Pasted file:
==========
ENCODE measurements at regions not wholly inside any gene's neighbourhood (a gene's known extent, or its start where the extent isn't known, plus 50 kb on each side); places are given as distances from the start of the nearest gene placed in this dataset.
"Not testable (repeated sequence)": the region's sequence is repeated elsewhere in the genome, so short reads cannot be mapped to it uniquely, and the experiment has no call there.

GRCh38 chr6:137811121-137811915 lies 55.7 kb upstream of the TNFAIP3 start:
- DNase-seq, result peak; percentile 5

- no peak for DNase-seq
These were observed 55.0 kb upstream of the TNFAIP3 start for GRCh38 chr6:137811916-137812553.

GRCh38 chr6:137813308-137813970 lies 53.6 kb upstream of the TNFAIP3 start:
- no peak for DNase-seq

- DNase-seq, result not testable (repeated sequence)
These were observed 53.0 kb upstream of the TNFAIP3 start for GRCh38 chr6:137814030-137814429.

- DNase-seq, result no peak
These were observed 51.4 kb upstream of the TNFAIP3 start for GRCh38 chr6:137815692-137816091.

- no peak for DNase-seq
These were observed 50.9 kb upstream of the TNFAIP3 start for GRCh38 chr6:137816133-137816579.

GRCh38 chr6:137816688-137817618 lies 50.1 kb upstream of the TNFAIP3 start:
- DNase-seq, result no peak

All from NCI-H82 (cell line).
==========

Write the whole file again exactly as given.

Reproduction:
ENCODE measurements at regions not wholly inside any gene's neighbourhood (a gene's known extent, or its start where the extent isn't known, plus 50 kb on each side); places are given as distances from the start of the nearest gene placed in this dataset.
"Not testable (repeated sequence)": the region's sequence is repeated elsewhere in the genome, so short reads cannot be mapped to it uniquely, and the experiment has no call there.

GRCh38 chr6:137811121-137811915 lies 55.7 kb upstream of the TNFAIP3 start:
- DNase-seq, result peak; percentile 5

- no peak for DNase-seq
These were observed 55.0 kb upstream of the TNFAIP3 start for GRCh38 chr6:137811916-137812553.

GRCh38 chr6:137813308-137813970 lies 53.6 kb upstream of the TNFAIP3 start:
- no peak for DNase-seq

- DNase-seq, result not testable (repeated sequence)
These were observed 53.0 kb upstream of the TNFAIP3 start for GRCh38 chr6:137814030-137814429.

- DNase-seq, result no peak
These were observed 51.4 kb upstream of the TNFAIP3 start for GRCh38 chr6:137815692-137816091.

- no peak for DNase-seq
These were observed 50.9 kb upstream of the TNFAIP3 start for GRCh38 chr6:137816133-137816579.

GRCh38 chr6:137816688-137817618 lies 50.1 kb upstream of the TNFAIP3 start:
- DNase-seq, result no peak

All from NCI-H82 (cell line).